Integrated Workplace Management Systems

Organizations with hundreds or thousands of assets need a way to manage them all in one place. What’s more, they typically want to schedule maintenance, track capital projects and reduce energy use without having to install multiple software systems.

That’s where an integrated workplace management system (IWMS) comes in. But what is IWMS software, anyway?

IWMS helps organizations maximize the usefulness of all resources and assets within an integrated software platform where information can be shared. Drawing on advice from two market experts, this article will show you how using IWMS software can help increase productivity and reduce costs.

An integrated workplace management system (IWMS) is a software platform that helps organizations optimize the use of workplace resources, including the management of a company’s real estate portfolio, infrastructure and facilities assets.

An IWMS is designed to help companies in facilities management and corporate real estate management save money and be more efficient. It combines various software applications in order to provide professionals in these fields with high-level management information.

In 2004, Gartner coined the term “integrated workplace management software” to describe an enterprise suite that includes five components:

  • Real Estate and Lease Management: Used to manage the real estate assets of a corporation, from acquisition to disposal. This includes lease accounting, planning, request for proposal (RFP) management and tax management.
  • Facilities and Space Management: Just like facilities software, this application helps optimize the use of facility space. Users can manage physical spaces within buildings, manage employees and book and schedule rooms. It can also integrate with CAD files and building information modeling software.
  • Maintenance Management: Similar to a stand-alone maintenance management system (CMMS), this application is used to schedule preventive maintenance tasks, create work orders, establish predictive maintenance processes, manage spare parts inventory and manage equipment and machinery with asset profiles.
  • Environmental Sustainability: Allows users to measure energy usage, track energy-related costs and identify areas of energy waste. This application can often integrate with building management or building automation systems allow users to centrally control various systems throughout a facility, such as air conditioning, lighting or ventilation. to establish benchmarks and analyze energy use.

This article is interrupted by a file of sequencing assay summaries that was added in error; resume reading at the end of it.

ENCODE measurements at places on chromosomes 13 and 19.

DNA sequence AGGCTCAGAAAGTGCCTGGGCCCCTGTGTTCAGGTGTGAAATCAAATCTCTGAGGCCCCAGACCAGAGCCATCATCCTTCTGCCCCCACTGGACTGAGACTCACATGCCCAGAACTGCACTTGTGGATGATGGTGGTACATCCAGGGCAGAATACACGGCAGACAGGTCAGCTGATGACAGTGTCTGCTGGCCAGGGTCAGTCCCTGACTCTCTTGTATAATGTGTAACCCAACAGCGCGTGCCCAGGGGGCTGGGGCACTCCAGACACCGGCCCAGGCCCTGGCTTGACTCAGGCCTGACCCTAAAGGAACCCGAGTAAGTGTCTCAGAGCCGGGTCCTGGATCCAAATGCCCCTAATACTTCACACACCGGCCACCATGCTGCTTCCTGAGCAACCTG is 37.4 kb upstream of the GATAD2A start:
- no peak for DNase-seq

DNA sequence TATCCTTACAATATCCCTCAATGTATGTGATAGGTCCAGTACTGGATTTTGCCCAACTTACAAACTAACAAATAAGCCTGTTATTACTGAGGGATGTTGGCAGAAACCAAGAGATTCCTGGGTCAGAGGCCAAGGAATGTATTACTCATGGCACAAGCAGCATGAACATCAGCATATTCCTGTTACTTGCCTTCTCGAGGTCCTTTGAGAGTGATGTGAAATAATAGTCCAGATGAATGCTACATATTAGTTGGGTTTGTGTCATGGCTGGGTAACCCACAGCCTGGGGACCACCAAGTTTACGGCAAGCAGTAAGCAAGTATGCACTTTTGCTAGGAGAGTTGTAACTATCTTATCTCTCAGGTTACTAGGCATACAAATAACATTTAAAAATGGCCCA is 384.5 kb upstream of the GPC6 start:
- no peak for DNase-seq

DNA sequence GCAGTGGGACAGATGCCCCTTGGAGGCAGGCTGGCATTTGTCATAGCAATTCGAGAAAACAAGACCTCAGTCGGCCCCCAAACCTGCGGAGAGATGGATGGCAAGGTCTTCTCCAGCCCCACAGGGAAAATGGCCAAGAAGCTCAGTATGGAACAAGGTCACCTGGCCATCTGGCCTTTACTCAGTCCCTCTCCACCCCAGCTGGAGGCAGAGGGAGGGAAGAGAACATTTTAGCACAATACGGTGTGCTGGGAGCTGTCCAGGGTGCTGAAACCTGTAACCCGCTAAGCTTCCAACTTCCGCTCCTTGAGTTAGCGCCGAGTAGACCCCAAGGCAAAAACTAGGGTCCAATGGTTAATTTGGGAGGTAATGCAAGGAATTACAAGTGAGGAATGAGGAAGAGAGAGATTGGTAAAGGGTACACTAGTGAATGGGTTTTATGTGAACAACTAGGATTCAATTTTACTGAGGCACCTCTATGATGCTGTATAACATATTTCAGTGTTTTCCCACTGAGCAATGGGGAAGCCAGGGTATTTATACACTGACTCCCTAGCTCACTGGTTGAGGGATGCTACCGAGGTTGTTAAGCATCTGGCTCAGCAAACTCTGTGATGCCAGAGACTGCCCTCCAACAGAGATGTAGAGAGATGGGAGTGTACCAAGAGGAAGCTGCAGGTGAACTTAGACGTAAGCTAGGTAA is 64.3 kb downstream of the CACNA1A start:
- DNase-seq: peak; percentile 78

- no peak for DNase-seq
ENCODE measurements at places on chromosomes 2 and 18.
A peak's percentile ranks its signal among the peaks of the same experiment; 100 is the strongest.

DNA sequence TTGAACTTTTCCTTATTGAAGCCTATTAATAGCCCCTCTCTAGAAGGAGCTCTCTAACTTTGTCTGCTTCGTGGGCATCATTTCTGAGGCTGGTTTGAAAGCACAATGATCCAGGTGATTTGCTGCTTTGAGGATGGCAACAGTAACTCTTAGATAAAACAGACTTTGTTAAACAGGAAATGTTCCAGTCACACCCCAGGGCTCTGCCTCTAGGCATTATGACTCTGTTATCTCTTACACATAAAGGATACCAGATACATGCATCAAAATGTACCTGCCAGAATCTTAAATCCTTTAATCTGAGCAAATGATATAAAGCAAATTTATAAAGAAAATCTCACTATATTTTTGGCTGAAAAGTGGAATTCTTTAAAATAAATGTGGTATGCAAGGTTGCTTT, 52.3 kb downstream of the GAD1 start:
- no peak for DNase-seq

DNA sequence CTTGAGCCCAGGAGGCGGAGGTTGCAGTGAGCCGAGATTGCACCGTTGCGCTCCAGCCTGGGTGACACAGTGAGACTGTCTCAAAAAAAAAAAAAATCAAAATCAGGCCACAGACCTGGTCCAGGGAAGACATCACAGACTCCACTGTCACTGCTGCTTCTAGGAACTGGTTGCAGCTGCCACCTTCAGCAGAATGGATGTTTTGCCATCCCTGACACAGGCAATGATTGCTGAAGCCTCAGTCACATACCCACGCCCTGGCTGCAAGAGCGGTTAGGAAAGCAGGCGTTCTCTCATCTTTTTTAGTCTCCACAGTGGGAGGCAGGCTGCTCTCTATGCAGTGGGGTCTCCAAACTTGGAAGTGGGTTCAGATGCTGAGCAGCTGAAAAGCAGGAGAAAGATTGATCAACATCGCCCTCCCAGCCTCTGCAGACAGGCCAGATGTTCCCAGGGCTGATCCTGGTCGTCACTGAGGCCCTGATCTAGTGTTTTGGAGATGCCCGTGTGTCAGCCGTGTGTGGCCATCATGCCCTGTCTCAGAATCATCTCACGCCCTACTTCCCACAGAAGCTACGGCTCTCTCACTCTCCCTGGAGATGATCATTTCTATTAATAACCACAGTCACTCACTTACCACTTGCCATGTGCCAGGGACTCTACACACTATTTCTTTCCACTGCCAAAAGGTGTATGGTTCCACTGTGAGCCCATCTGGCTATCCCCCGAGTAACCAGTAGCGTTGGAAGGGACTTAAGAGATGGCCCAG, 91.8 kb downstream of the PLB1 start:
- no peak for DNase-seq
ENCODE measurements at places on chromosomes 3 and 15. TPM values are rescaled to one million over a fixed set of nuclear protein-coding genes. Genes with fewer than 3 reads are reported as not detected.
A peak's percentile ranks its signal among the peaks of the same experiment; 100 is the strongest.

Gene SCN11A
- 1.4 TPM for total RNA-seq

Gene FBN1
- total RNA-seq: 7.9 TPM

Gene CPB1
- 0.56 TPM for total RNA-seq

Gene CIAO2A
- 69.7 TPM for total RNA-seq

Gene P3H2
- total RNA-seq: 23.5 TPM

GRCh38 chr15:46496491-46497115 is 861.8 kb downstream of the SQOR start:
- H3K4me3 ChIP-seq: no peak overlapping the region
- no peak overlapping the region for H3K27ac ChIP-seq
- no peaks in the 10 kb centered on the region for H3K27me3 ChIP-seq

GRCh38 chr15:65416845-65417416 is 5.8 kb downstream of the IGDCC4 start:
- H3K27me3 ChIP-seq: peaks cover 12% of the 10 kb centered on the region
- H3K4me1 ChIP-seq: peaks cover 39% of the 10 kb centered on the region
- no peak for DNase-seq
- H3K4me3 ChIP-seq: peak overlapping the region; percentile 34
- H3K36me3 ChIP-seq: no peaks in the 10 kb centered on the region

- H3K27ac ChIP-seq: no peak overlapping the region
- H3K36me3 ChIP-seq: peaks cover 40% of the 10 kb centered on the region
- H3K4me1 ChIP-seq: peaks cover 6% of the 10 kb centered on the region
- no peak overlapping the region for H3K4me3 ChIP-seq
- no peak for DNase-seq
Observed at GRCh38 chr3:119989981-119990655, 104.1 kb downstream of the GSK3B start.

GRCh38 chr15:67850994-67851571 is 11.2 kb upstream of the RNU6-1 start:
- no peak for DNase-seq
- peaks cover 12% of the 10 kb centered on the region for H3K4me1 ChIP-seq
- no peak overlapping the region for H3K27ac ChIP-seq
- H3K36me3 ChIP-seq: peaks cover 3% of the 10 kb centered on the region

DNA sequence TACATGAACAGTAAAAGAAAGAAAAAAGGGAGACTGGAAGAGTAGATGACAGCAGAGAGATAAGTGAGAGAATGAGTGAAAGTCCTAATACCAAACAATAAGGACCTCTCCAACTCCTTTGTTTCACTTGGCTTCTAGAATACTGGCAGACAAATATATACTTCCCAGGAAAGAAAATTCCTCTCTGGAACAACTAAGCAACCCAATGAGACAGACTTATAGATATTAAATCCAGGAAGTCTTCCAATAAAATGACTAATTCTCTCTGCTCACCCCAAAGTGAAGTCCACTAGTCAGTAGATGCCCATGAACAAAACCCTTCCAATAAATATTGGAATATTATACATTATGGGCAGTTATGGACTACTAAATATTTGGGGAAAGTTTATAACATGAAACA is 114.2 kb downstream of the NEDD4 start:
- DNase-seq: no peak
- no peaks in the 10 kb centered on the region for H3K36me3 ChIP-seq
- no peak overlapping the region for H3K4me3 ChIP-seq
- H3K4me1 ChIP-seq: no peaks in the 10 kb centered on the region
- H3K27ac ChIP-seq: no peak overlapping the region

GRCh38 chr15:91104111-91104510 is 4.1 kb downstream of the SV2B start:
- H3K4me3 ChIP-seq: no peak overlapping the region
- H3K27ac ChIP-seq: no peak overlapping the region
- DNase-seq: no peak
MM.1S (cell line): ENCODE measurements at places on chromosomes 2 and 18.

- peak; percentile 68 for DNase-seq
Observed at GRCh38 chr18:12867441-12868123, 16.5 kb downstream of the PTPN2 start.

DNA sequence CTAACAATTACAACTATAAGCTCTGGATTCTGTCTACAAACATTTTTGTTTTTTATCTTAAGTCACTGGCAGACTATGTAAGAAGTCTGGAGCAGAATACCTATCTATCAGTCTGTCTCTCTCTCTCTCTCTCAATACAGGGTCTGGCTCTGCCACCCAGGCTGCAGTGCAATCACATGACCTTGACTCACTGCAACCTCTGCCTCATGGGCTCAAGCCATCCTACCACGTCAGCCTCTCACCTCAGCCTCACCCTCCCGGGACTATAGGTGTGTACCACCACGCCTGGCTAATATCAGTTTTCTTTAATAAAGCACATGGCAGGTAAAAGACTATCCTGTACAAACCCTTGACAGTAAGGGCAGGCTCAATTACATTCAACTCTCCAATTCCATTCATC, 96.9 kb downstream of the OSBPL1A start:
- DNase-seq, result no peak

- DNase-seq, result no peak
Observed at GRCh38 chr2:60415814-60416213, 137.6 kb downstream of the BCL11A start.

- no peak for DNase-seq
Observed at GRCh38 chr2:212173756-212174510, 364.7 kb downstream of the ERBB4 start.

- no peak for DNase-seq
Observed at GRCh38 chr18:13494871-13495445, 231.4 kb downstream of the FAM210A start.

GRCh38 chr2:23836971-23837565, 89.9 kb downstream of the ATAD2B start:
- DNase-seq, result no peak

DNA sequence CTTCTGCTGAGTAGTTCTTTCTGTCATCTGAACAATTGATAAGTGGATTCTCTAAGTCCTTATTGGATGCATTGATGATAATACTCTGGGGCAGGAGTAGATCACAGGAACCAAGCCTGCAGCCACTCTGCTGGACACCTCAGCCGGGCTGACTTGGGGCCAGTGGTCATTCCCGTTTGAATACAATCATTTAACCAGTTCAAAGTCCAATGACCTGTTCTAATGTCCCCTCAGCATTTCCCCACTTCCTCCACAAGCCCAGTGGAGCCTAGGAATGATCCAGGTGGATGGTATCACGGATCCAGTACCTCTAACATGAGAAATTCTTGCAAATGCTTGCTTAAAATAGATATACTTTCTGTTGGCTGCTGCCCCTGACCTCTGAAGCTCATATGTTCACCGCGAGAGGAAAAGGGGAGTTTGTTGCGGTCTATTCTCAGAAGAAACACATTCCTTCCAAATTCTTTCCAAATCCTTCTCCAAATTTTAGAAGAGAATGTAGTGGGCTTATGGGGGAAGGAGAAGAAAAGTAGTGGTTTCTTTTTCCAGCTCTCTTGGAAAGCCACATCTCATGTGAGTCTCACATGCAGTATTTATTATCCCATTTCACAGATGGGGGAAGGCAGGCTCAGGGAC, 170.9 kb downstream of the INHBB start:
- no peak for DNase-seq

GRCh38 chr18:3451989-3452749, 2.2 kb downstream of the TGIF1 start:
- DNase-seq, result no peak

• Capital Project Management: This application helps with the planning and execution of new building projects or remodels (e.g., new construction or an expansion in an existing office building). It includes functionality for planning, bidding, document management and financial accounting.

These tools are integrated and housed within the same platform, all drawing from the same data. Thus, the greatest benefit of an IWMS is the coordination of all the above activities.

An IWMS is a comprehensive suite designed for larger companies with a wealth of assets to manage. This might include organizations with chain restaurants, several retail stores or a large office or educational campus.

As such, there are various types of potential buyers for these systems, says Daniel Barrett, the facilities management portfolio marketing leader at IBM, which offers the TRIRIGA system.

Typical buyers may include:

  • Corporate real estate managers or directors
  • Facilities managers
  • Maintenance managers
  • Environmental energy or sustainability directors

Regardless of the buyer, several departments will use and/or benefit from an IWMS. The primary users are typically real estate managers, maintenance or facilities managers and their teams of technicians.

However, executives also stand to benefit: An IWMS can produce reports that help them make smarter decisions, such as financial reports for capital projects or maintenance operations, space utilization reports or energy efficiency metrics. Some companies may find certain IWMS applications unnecessary for their needs: For example, perhaps you only need to handle maintenance for one facility.

IWMS components can be implemented in any order—or all together as a single, comprehensive implementation—according to the organization’s needs. As an implementation best practice, a phased approach for implementing IWMS components sequentially is advised—though a multifunction approach can still be followed. Each IWMS functional area requires the same steps for its implementation, though extra care, coordination and project management will be necessary to ensure smooth functioning for more complex implementations.

Adoption of as-shipped business processes included in the IWMS software over an organization’s existing business processes constitutes a “core success prerequisite and best practice” in the selection and implementation of IWMS software. As a result, organizations should limit configuration to all but the most compelling cases.

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